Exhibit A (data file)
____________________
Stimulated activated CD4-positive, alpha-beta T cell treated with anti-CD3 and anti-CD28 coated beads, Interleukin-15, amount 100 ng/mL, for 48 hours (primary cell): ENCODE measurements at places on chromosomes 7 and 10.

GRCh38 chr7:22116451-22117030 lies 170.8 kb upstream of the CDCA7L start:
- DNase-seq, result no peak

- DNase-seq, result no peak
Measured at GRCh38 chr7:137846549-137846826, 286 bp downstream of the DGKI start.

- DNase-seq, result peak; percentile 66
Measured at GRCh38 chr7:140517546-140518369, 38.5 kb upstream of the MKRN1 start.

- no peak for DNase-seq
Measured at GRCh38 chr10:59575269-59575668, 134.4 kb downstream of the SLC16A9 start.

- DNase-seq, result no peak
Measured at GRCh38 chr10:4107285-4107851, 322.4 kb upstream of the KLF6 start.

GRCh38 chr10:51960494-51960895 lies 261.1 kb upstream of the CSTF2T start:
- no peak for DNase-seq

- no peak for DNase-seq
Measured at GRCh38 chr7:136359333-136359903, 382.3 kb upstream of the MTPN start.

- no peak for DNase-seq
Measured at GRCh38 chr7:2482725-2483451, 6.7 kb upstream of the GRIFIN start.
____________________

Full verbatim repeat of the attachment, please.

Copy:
Stimulated activated CD4-positive, alpha-beta T cell treated with anti-CD3 and anti-CD28 coated beads, Interleukin-15, amount 100 ng/mL, for 48 hours (primary cell): ENCODE measurements at places on chromosomes 7 and 10.

GRCh38 chr7:22116451-22117030 lies 170.8 kb upstream of the CDCA7L start:
- DNase-seq, result no peak

- DNase-seq, result no peak
Measured at GRCh38 chr7:137846549-137846826, 286 bp downstream of the DGKI start.

- DNase-seq, result peak; percentile 66
Measured at GRCh38 chr7:140517546-140518369, 38.5 kb upstream of the MKRN1 start.

- no peak for DNase-seq
Measured at GRCh38 chr10:59575269-59575668, 134.4 kb downstream of the SLC16A9 start.

- DNase-seq, result no peak
Measured at GRCh38 chr10:4107285-4107851, 322.4 kb upstream of the KLF6 start.

GRCh38 chr10:51960494-51960895 lies 261.1 kb upstream of the CSTF2T start:
- no peak for DNase-seq

- no peak for DNase-seq
Measured at GRCh38 chr7:136359333-136359903, 382.3 kb upstream of the MTPN start.

- no peak for DNase-seq
Measured at GRCh38 chr7:2482725-2483451, 6.7 kb upstream of the GRIFIN start.